Technology Wireless

Spectrum 2020 – Licensed by Rule

The idea of a rule-based approach to spectrum management was a recurring topic at the WCA’s Spectrum 2020 event. Although the theme of this year’s panel was unlicensed wireless, much of the focus was on an innovative approach to spectrum management that relies on rules and machines to dynamically harmonize the usage and ensure maximum utilization of spectrum.

(WCA Spectrum 2020 Panel (l-r) C. Yorkgitis, A. Clegg, R. Bernhardt, Lukaszewski, M. Jen Photo credit: Gregory DesBrisay
(WCA Spectrum 2020 Panel (l-r) C. Yorkgitis, A. Clegg, R. Bernhardt, Lukaszewski, M. Jen Photo credit: Gregory DesBrisay

It was an honor to moderate this panel, which delved into the topic of unlicensed and lightly licensed spectrum. The WCA put together an outstanding group of panelists who are knowledgeable in all aspects of wireless policy, technology, and deployment.

The timing of this panel couldn’t have been better with Monday’s FCC announcement of the commercialization of the CBRS band (3550-3700 MHz) and the almost simultaneous release of NTIA’s study on the 3450-3550 band and how it might be shared with incumbents.

Richard Bernhardt, the National Spectrum Advisor for WISPA, explained that CBRS is technology-neutral within prescribed rules and management of the Spectrum Access System (SAS) administrators. Bernhardt and Google’s Andrew Clegg pointed out that an amazing thing about CBRS is that, even though it only launched on Monday, it is commercially available today with thousands of base stations already operational. Bernhardt and Clegg are part of the Wireless Innovation Forum, an international group of organizations advancing the innovative use of spectrum, such as the new CBRS standards.

As a proof-point of CBRS’ availability, ahead of tomorrow’s Superbowl, Quantum Wireless just announced their deployment of a CBRS distributed antenna system (DAS) inside the Faena Miami Beach luxury resort. As a neutral host, Quantum will carry traffic within the resort for the nation’s two largest carriers. Guests who are subscribers to those carriers and with OnGo certified handsets (e.g. iPhone 11, Google Pixel 4, etc.) and endpoints will be able to connect to Quantum Wireless’s CBRS private network.

The new Quantum Wireless system is designed to improve cell service inside the Faena Hotel and the Faena Forum, site of VIP events during the Miami Super Bowl.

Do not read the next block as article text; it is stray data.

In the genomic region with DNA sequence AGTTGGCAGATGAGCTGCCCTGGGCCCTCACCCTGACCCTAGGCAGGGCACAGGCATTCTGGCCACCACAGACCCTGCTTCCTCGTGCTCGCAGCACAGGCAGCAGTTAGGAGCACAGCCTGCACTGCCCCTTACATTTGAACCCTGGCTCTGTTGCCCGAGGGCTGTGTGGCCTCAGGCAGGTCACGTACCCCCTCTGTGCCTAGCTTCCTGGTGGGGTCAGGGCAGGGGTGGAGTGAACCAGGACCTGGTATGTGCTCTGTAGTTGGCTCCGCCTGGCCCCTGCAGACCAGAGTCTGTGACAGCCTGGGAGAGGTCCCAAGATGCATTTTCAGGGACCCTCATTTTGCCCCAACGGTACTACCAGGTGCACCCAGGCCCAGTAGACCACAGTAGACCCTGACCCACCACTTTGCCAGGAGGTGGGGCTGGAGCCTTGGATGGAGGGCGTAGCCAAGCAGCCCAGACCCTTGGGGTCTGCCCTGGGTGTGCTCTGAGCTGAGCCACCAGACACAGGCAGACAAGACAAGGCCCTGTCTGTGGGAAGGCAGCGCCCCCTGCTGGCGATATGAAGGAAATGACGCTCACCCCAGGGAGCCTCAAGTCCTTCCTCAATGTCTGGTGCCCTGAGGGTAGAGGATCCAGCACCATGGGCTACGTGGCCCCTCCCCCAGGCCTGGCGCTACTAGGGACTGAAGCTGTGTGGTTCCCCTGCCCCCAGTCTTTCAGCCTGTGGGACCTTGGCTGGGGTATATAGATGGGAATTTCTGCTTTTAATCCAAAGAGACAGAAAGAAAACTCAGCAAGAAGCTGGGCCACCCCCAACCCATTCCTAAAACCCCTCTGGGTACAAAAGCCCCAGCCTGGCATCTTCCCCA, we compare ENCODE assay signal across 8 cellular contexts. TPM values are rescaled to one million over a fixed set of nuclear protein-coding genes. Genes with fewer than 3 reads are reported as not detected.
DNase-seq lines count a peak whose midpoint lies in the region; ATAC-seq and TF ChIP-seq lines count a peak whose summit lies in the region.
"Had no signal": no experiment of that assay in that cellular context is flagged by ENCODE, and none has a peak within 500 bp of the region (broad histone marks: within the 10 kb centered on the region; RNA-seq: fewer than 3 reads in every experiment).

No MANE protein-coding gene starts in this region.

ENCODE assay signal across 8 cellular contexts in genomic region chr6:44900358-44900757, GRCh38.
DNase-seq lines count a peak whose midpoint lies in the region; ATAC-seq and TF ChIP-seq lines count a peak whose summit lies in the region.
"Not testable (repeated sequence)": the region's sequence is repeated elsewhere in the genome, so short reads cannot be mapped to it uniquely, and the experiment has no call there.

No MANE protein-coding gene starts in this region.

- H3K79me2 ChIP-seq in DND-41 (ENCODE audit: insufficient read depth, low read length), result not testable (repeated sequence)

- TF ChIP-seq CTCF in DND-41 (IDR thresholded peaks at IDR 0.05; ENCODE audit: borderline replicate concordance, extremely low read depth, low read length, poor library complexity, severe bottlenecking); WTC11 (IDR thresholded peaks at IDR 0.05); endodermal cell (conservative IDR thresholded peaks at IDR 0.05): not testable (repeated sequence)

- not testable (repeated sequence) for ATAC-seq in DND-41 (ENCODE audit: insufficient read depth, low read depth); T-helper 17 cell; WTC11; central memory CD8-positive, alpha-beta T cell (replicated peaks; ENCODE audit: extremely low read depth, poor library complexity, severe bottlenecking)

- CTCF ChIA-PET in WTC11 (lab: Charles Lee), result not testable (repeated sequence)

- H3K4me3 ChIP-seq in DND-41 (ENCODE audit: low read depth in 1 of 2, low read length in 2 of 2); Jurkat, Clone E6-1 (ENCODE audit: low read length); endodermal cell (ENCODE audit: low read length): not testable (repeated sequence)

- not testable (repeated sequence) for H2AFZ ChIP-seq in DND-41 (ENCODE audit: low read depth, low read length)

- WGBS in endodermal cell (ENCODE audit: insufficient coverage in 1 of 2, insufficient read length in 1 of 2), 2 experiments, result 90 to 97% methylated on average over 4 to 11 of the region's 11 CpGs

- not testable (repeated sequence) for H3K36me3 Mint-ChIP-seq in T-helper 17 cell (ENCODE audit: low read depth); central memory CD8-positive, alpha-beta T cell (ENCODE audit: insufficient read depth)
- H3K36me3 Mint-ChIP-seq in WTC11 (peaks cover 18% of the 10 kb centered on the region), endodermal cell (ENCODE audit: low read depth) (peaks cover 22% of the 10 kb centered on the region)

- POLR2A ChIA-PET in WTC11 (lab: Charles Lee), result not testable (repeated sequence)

The new Quantum Wireless system is designed to improve cell service inside the Faena Hotel and the Faena Forum, site of VIP events during the Miami Super Bowl.

The neutral host approach, which Quantum Wireless represents, is just one business model that CBRS enables. Using CBRS for private networks or as extensions to existing telecom networks ( a wireless last-mile extension for a rural fiber telecom network) are other CBRS business models. The CBRS Alliance sees use-cases bucketed into three broad categories of in-building, public spaces and industrial IoT.

The CBRS band is technology neutral (e.g. devices can use whatever modulation they want), as well as licensed by rule. This innovative approach to spectrum management provides deployment flexibility, lower cost and faster market entry than traditional licensed approaches while mitigating potential interference issues of a pure unlicensed approach.

As Google’s Andy Clegg indicated, the Spectrum Access System is the magic glue that manages CBRS and ensures that there is no interference between the different types of licensees. The SAS is a database that knows the location of and the power levels of each of the CBRS base stations, ensure that the base stations do not interfere with each other and adjudicates between different license uses. As is done with TV White Spaces (TVWS), the SAS administrators are FCC-approved entities; four of which (CommScope, Federated Wireless, Google, and Sony P(DF)), were approved on Monday, with another six in the application process.

There are three types of licenses; Incumbent, PAL (Priority Access License) and GAA (General Authorized Access). The Tier 1 licensees are the incumbents, which include the Department of Defense and grandfathered Fixed Satellite Service (FSS), while grandfathered wireless broadband wireless operators, such as described in this video interview, must migrate to CBRS between 2020 to 2023.

Depiction of the three tiers of Citizens Broadband Radio Service (CBRS) licenses: Image courtesy Google/A. Clegg
Depiction of the three tiers of Citizens Broadband Radio Service (CBRS) licenses: Image courtesy Google/A. Clegg

The Tier 2 licensees, are called Priority Access Licenses (PAL), are 10 MHz chunks of bandwidth, between 3550 and 3,650 MHz that will be auctioned (Auction 105 PDF) beginning June 25th on a county-by-county, 10-year, renewable basis. Up to seven of these channels will be available in each county and one entity may only aggregate up to four licenses per county. The PAL licenses are subordinate to the Tier 1 licensees.